Ecological reserve or hunting grounds?
The Big Chico Creek Ecological Reserve, the 4,000-acre preserve that sits adjacent to and just east of Upper Bidwell Park, is about to become much more accommodating to hunters, possibly at the cost of education and research, two of the reasons the reserve was created in the first place.
This past year, during the first season, hunting was severely limited on the reserve, with only three hunters allowed on the property at any one time and then only on weekends, alternating Fridays and Saturdays with every other Saturday and Sunday.
Apparently the rules have changed. When contacted via e-mail, Roger Lederer, manager of the reserve, said the state Department of Fish & Game has “effectively demanded increased access” for hunting.
Lederer said that, although all the details from DFG aren’t in yet, hunting will now be allowed on 90 percent of the reserve, up from 70 percent, and 15 hunters a day will have access. Hunting will be allowed in the lower canyon, and rifles will be legal. Last year only shotguns were allowed.
Henry Lomelli, a DFG representative, said those numbers are merely proposals at this time and the final plan, which would allow the hunting of wild turkey, deer and quail, will be negotiated over the next few weeks.
“Last year was a test, or pilot study,” he said. “We wanted to put a few [hunters] out there and see how it went.”
He said DFG wants to establish a hunting policy for the next five years so that negotiations don’t have to take place every year.
He said because hunting is such a sensitive issue, he expects that in the end “nobody will be happy, but we want to make sure that nobody is left out in the cold.”
The reserve, owned and operated by Chico State University’s Bidwell Environmental Institute, was purchased for $3.68 million last year using money from a number of federal and state sources, including $1.69 million from the state Wildlife Conservation Board, an arm of DFG.
The main purpose of the reserve, university officials said, was for research, education and habitat preservation. In accepting the grant from the WCB, however, the university agreed to make “provisions for public hunting” on the property, according to the terms and conditions of the grant.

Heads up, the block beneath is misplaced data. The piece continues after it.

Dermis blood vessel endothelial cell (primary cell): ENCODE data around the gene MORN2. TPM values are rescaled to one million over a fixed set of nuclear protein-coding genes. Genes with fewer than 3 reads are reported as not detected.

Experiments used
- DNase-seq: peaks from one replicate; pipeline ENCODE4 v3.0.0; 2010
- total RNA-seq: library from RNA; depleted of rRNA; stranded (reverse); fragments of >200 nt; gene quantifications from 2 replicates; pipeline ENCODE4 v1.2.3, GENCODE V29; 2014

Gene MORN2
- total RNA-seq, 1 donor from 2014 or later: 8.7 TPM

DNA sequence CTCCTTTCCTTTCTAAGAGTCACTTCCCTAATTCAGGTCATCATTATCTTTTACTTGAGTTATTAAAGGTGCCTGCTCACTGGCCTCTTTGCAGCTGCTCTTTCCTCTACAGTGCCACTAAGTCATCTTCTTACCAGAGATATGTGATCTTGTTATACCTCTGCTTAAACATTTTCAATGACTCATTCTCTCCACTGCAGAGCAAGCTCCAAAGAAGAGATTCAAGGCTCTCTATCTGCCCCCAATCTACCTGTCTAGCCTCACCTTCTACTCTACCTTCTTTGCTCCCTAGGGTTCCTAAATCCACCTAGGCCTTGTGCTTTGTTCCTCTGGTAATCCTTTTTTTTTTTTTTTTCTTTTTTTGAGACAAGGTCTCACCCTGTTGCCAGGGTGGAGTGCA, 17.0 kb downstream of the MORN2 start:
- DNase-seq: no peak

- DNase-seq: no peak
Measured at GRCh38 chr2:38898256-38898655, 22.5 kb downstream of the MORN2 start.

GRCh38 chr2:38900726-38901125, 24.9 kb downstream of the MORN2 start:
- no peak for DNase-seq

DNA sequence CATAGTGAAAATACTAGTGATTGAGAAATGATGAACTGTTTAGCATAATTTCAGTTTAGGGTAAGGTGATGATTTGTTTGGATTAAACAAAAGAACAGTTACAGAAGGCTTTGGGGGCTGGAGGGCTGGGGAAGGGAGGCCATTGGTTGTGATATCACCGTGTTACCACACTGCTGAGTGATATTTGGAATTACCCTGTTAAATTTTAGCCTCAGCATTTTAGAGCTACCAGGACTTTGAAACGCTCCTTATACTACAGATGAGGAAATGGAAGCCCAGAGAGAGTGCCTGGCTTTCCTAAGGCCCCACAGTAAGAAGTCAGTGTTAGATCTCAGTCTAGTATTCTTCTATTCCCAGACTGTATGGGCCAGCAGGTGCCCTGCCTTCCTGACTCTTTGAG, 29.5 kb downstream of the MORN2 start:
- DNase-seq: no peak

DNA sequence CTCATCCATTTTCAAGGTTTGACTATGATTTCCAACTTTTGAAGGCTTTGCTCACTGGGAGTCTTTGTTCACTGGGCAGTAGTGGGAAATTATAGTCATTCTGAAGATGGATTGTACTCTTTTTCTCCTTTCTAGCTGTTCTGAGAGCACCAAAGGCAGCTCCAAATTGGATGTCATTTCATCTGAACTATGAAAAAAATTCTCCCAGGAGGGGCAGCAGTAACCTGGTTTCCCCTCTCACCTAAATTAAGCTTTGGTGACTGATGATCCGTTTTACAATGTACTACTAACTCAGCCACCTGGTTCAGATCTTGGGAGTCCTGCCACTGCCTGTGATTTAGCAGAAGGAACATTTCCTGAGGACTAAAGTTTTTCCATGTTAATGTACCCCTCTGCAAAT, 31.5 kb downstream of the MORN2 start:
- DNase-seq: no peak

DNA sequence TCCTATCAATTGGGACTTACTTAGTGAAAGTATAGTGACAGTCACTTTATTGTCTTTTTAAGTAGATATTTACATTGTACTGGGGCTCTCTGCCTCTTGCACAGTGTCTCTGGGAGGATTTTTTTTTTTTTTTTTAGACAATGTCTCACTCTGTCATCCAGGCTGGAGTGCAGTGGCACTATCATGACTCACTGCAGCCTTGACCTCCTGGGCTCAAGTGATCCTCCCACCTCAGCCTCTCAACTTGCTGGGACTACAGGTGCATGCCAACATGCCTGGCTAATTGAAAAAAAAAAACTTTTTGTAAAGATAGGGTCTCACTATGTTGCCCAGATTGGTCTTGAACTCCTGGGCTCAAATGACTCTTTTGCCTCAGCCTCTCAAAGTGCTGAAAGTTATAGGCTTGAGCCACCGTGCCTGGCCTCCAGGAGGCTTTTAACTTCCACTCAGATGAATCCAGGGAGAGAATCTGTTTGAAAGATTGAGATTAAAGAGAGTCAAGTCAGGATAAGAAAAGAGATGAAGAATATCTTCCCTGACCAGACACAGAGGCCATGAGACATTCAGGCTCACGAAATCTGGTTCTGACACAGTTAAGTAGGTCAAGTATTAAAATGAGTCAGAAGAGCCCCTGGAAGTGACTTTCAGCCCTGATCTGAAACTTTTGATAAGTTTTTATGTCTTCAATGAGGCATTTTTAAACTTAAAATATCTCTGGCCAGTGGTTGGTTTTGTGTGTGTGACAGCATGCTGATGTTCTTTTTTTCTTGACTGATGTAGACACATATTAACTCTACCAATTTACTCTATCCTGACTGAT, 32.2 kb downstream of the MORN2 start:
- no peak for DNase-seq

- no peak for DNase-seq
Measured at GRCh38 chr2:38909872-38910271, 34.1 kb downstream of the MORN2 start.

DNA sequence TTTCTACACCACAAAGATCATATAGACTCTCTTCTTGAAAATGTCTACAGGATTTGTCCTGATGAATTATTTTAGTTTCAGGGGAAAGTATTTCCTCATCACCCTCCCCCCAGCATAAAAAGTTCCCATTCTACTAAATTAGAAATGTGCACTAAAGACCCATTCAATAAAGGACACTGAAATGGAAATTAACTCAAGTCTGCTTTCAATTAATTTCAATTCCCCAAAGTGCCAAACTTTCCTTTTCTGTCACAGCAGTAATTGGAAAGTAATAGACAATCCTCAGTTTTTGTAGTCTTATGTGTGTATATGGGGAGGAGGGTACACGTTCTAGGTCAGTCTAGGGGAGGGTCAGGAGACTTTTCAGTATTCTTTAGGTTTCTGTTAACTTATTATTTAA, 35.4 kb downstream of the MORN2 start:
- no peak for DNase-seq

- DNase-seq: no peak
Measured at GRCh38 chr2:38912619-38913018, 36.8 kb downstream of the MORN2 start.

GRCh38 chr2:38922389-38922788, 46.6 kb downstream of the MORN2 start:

Some of the folks who helped put the deal together were initially concerned about allowing hunting on the reserve, saying research and hunting were hardly compatible.
“We got into it for habitat protection,” said Suzanne Gibbs, a local environmentalist who helped launch the project. “And what a great outdoor habitat laboratory this provides.
“But what if policy changes,” she asked earlier this year, “and more people want to hunt? Can’t have a mix. Even if no one got shot, the hunters would still scare away the wildlife. And then the thought of little kids up there studying nature and here comes a hunter with Bambi’s mother strapped across his back. Yeah, I’m a little broken hearted. I wanted it reserved for wildlife and research. Never in my wildest dreams did I imagine hunting on a preserve.”
Gibbs has since moved to Medford, Ore., and is no longer involved with the reserve.
Lederer, a former Chico State biology professor, said it has been “extremely difficult dealing with the DFG representatives, as they are only interested in hunting and basically have ignored our concerns.”
Those concerns include the privacy and safety of the reserve’s neighboring landowners, who wanted a ban on fishing in the reserve, and the availability of public access for non-hunters, who will not be allowed to enter the reserve even with the required permit on the 52 days out of the year when hunting is permitted.
That recommendation comes from the university’s attorney in the matter, Jeff Carter, who negotiated the first year’s hunting conditions. Earlier this year Carter told the News & Review the university had to scramble to close the deal because a party from the Bay Area was looking to purchase part of the property and use it as a private hunting reserve.
An e-mail sent last month from Steve Dennis, Chico State professor of recreation and parks management, to Lederer expresses Dennis’ concerns that the university could be sued under the state’s Recreational Use Statute “that covers landowner’s allowance of use under dangerous conditions.”
“Rec use permits issued for time periods when hunting is occurring could very well constitute negligence on BCCER’s part,” Dennis wrote. “Hunting needs to be separated from other uses by time, by space, or by both.”
Michael Jones, a citizen watchdog for public access to public lands and close observer of the creation of the reserve, argues that such reasoning puts hunting “in competition with everyone else for use of the reserve.”
He says the statute provides immunity from liability to private landowners who open up their property for public recreational use.
“I support the hunters because that is what the land was bought for,” Jones said, “as well as compatible recreation, fishing, research, and especially habitat for rare species.”
Meanwhile, Lederer is concerned that the policy changes being forced by DFG could cripple the fund-raising needed to maintain the reserve as “donors and granting agencies look askance at a reserve that is hunted.”
“I have a number of ex-students who have gone to work for Fish & Game,” he said. “Most of them feel they ought to be the stewards of California’s natural resources rather than cater to the hunting public,” which accounts for only about 1.5 percent of the population of California.
But DFG officials, Lederer said, have made it clear to him that "their sole interest in the Big Chico Creek Ecological Reserve is hunting, period. If that causes us problems, so be it."